One of my biggest beefs with untranslatable word memes is the suggestion that these linguistic treasure troves are loaded with cultural inferences. Most of the time they’re twee, rather than offensive: for example, the German word Waldeinsamkeit means “the feeling of being alone in the woods.” Gosh, how typical of those woodland-loving Germans, wandering around the Black Forest enjoying oneness with nature! The existence of an “untranslatable” word hints at some kind of cultural mystery that is beyond our comprehension — but does the lack of a word-for-word translation of Waldeinsamskeit mean that no English speaker (or French speaker, or Mandarin speaker) can understand the concept of being alone in the woods? Of course not! However, these misinterpretations of Waldeinsamskeit, Schadenfreude, Backpfeifengesicht et al. make me think: what about those words that really do have a particular cultural resonance? Can we really translate them?

Excuse me, can I borrow your word?

Specialized translation throws up its own variety of “untranslatable” words. For example, if you are translating a text about the Russian banya into a language where steam baths are not the norm, how do you go about translating nouns such as venik (веник)? A venik is a broom, but in the context of the banya it is a collection of leafy twigs (rather than dried twigs) that is used to beat those enjoying the restorative steam. Translating venik as “broom” here would be wildly inaccurate (and probably generate some amusing mental images). The existence of a word-for-word translation doesn’t provide the whole answer if cultural context is missing. We can find examples of “untranslatable” words in relation to almost any culture-specific event, be it American Thanksgiving, Spanish bullfighting, or Balinese Nyepi. If I were to translate an article about bullfighting and retain tienta rather than use “trial” (significantly less specific), does that mean that tienta in this context is really untranslatable?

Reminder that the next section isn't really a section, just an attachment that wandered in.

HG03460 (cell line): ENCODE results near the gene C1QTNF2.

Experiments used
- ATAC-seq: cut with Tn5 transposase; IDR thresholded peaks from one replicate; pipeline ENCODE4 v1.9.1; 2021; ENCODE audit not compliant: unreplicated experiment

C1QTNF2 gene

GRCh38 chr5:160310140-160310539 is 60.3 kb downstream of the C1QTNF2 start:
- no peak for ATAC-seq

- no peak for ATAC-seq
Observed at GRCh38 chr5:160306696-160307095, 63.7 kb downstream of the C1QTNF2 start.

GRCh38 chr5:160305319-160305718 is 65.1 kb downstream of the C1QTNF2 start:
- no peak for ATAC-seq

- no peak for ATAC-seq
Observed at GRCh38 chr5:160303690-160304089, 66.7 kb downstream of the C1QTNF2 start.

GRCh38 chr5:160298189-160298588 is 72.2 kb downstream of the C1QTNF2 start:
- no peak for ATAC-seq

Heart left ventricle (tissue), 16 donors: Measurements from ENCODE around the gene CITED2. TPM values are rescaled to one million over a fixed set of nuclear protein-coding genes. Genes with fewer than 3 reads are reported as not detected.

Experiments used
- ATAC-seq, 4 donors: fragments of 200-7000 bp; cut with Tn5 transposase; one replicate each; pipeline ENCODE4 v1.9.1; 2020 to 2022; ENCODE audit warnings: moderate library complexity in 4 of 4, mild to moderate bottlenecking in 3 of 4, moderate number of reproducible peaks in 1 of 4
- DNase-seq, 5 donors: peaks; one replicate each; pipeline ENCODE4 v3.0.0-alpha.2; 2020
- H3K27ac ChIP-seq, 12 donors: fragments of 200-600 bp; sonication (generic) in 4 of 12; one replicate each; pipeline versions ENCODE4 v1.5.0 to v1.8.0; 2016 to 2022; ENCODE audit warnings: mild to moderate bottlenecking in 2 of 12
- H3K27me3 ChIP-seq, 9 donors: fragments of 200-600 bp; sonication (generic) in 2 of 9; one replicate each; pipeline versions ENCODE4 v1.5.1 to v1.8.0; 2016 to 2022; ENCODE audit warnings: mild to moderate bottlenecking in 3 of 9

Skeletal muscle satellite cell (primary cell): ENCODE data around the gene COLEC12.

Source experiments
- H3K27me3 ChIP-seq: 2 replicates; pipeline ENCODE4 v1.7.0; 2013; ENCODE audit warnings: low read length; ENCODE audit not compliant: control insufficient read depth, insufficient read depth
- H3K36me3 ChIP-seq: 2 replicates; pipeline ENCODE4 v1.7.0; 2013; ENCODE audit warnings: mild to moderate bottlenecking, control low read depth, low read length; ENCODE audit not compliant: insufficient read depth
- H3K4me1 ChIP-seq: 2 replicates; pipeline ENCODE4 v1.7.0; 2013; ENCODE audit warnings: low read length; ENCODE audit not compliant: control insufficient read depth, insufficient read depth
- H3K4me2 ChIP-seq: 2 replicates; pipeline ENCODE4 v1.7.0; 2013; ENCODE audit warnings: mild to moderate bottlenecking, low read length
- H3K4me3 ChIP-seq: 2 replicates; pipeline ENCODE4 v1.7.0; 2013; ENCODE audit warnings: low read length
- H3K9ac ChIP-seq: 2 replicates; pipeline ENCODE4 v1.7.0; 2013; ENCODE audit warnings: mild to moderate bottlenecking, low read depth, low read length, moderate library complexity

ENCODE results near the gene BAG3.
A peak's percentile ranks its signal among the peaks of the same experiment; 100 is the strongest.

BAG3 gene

So what has all this research taught me about translation? Individual words may not be translatable, but language is. And as for the accuracy of the translation? That often depends on how we, as speakers of a particular language, attribute our own meaning. Sometimes, the “translation” just has to be Schadenfreude.

What do you think? Are some words untranslatable? Share your thoughts in the “Translation and language-learning” board of the Oxford Dictionaries Community.

A version of this blog post first appeared on the OxfordWords blog.

Featured image: Timeless Books by Lin Kristensen. CC-BY-2.0 via Wikimedia Commons.

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20. Dispatches from the Front: German Feldpostkarten in World War I